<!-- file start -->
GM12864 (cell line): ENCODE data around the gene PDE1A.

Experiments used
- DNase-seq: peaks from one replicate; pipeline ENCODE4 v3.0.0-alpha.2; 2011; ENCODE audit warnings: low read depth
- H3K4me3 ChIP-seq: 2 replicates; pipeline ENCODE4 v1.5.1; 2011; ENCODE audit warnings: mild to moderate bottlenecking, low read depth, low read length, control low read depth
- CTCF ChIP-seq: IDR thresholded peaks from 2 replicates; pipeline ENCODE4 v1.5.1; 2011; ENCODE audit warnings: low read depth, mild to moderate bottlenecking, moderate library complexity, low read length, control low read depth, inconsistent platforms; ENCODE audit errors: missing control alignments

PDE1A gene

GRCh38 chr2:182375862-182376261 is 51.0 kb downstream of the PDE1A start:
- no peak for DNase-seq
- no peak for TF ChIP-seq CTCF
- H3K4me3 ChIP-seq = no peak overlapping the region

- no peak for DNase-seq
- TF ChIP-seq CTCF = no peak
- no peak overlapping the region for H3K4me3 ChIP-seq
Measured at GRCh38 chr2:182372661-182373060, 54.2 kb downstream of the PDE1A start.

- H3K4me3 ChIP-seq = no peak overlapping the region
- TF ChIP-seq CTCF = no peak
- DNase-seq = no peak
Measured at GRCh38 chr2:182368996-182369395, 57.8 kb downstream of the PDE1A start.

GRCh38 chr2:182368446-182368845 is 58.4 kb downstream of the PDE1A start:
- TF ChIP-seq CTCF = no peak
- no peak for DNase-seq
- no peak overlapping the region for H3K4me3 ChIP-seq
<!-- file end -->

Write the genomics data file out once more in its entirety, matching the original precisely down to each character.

GM12864 (cell line): ENCODE data around the gene PDE1A.

Experiments used
- DNase-seq: peaks from one replicate; pipeline ENCODE4 v3.0.0-alpha.2; 2011; ENCODE audit warnings: low read depth
- H3K4me3 ChIP-seq: 2 replicates; pipeline ENCODE4 v1.5.1; 2011; ENCODE audit warnings: mild to moderate bottlenecking, low read depth, low read length, control low read depth
- CTCF ChIP-seq: IDR thresholded peaks from 2 replicates; pipeline ENCODE4 v1.5.1; 2011; ENCODE audit warnings: low read depth, mild to moderate bottlenecking, moderate library complexity, low read length, control low read depth, inconsistent platforms; ENCODE audit errors: missing control alignments

PDE1A gene

GRCh38 chr2:182375862-182376261 is 51.0 kb downstream of the PDE1A start:
- no peak for DNase-seq
- no peak for TF ChIP-seq CTCF
- H3K4me3 ChIP-seq = no peak overlapping the region

- no peak for DNase-seq
- TF ChIP-seq CTCF = no peak
- no peak overlapping the region for H3K4me3 ChIP-seq
Measured at GRCh38 chr2:182372661-182373060, 54.2 kb downstream of the PDE1A start.

- H3K4me3 ChIP-seq = no peak overlapping the region
- TF ChIP-seq CTCF = no peak
- DNase-seq = no peak
Measured at GRCh38 chr2:182368996-182369395, 57.8 kb downstream of the PDE1A start.

GRCh38 chr2:182368446-182368845 is 58.4 kb downstream of the PDE1A start:
- TF ChIP-seq CTCF = no peak
- no peak for DNase-seq
- no peak overlapping the region for H3K4me3 ChIP-seq